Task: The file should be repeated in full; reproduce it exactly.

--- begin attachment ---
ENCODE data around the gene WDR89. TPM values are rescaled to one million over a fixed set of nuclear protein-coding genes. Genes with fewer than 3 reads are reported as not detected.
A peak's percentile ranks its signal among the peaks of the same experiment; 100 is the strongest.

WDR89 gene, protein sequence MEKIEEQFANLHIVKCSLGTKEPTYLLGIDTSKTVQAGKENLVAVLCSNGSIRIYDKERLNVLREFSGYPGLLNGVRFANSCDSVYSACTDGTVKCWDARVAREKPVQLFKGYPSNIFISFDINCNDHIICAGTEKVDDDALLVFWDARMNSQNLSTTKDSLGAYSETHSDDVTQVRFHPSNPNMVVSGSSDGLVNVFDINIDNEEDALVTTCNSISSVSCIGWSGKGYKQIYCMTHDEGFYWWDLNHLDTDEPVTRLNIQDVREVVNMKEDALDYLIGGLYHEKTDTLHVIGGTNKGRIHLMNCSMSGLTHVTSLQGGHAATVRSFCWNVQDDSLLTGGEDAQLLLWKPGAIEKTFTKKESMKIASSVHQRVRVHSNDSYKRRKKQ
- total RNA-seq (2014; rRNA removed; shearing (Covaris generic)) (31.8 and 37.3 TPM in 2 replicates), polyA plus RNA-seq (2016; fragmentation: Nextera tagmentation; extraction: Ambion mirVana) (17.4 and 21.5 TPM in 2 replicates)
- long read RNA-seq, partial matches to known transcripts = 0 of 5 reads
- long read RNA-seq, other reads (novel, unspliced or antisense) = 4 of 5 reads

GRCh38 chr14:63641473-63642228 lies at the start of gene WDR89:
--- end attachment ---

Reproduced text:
ENCODE data around the gene WDR89. TPM values are rescaled to one million over a fixed set of nuclear protein-coding genes. Genes with fewer than 3 reads are reported as not detected.
A peak's percentile ranks its signal among the peaks of the same experiment; 100 is the strongest.

WDR89 gene, protein sequence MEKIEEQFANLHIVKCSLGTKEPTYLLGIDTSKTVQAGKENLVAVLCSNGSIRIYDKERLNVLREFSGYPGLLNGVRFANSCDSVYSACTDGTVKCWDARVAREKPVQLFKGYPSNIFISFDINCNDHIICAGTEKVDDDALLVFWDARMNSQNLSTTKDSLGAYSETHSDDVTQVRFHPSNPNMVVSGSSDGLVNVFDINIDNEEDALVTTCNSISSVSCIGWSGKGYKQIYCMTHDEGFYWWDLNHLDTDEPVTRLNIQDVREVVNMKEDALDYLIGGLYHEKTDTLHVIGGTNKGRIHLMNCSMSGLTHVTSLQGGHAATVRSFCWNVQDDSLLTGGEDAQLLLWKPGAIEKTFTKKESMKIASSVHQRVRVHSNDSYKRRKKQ
- total RNA-seq (2014; rRNA removed; shearing (Covaris generic)) (31.8 and 37.3 TPM in 2 replicates), polyA plus RNA-seq (2016; fragmentation: Nextera tagmentation; extraction: Ambion mirVana) (17.4 and 21.5 TPM in 2 replicates)
- long read RNA-seq, partial matches to known transcripts = 0 of 5 reads
- long read RNA-seq, other reads (novel, unspliced or antisense) = 4 of 5 reads

GRCh38 chr14:63641473-63642228 lies at the start of gene WDR89: